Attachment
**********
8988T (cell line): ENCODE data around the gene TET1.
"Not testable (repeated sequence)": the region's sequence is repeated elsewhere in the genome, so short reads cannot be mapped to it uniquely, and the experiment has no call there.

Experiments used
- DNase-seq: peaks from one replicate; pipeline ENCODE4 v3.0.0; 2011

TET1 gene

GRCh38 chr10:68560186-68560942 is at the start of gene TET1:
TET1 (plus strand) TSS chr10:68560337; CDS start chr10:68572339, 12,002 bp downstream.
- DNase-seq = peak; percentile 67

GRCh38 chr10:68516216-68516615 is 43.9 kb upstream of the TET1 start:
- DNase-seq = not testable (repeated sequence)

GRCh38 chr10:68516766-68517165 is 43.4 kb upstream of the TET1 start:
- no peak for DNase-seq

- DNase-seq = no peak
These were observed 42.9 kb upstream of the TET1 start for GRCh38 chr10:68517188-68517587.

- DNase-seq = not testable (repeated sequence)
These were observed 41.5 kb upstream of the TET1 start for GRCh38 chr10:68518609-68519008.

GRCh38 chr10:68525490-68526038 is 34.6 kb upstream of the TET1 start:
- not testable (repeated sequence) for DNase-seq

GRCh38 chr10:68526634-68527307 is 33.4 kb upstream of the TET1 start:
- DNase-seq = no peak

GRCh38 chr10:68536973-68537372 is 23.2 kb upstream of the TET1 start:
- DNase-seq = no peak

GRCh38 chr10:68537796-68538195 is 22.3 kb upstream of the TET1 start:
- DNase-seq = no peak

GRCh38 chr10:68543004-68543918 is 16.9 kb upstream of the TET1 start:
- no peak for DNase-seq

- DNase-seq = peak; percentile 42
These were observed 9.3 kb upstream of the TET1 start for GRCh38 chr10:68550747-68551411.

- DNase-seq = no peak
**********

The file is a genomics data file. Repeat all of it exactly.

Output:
8988T (cell line): ENCODE data around the gene TET1.
"Not testable (repeated sequence)": the region's sequence is repeated elsewhere in the genome, so short reads cannot be mapped to it uniquely, and the experiment has no call there.

Experiments used
- DNase-seq: peaks from one replicate; pipeline ENCODE4 v3.0.0; 2011

TET1 gene

GRCh38 chr10:68560186-68560942 is at the start of gene TET1:
TET1 (plus strand) TSS chr10:68560337; CDS start chr10:68572339, 12,002 bp downstream.
- DNase-seq = peak; percentile 67

GRCh38 chr10:68516216-68516615 is 43.9 kb upstream of the TET1 start:
- DNase-seq = not testable (repeated sequence)

GRCh38 chr10:68516766-68517165 is 43.4 kb upstream of the TET1 start:
- no peak for DNase-seq

- DNase-seq = no peak
These were observed 42.9 kb upstream of the TET1 start for GRCh38 chr10:68517188-68517587.

- DNase-seq = not testable (repeated sequence)
These were observed 41.5 kb upstream of the TET1 start for GRCh38 chr10:68518609-68519008.

GRCh38 chr10:68525490-68526038 is 34.6 kb upstream of the TET1 start:
- not testable (repeated sequence) for DNase-seq

GRCh38 chr10:68526634-68527307 is 33.4 kb upstream of the TET1 start:
- DNase-seq = no peak

GRCh38 chr10:68536973-68537372 is 23.2 kb upstream of the TET1 start:
- DNase-seq = no peak

GRCh38 chr10:68537796-68538195 is 22.3 kb upstream of the TET1 start:
- DNase-seq = no peak

GRCh38 chr10:68543004-68543918 is 16.9 kb upstream of the TET1 start:
- no peak for DNase-seq

- DNase-seq = peak; percentile 42
These were observed 9.3 kb upstream of the TET1 start for GRCh38 chr10:68550747-68551411.

- DNase-seq = no peak